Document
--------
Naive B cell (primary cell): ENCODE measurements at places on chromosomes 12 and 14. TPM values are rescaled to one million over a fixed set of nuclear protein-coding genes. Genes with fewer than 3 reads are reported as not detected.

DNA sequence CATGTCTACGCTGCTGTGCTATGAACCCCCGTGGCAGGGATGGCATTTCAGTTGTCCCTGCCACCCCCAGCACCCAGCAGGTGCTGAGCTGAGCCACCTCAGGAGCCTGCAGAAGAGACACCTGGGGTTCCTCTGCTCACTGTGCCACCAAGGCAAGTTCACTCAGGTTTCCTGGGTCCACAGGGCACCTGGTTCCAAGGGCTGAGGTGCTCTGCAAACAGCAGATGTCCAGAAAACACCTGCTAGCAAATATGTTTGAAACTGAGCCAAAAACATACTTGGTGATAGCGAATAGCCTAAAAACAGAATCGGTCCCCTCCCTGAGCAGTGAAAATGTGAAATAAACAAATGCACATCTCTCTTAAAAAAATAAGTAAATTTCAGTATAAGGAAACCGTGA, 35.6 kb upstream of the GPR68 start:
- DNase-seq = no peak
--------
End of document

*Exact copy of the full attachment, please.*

Naive B cell (primary cell): ENCODE measurements at places on chromosomes 12 and 14. TPM values are rescaled to one million over a fixed set of nuclear protein-coding genes. Genes with fewer than 3 reads are reported as not detected.

DNA sequence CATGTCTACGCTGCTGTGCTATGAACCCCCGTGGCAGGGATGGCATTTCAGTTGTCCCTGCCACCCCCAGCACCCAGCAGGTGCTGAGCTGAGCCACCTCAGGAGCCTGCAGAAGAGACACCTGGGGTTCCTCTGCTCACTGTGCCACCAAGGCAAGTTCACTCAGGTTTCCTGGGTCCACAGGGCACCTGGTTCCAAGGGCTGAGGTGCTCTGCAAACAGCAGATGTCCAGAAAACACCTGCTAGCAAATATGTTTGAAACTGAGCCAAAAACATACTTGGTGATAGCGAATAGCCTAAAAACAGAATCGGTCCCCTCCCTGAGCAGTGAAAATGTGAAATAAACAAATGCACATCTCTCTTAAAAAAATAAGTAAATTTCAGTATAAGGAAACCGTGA, 35.6 kb upstream of the GPR68 start:
- DNase-seq = no peak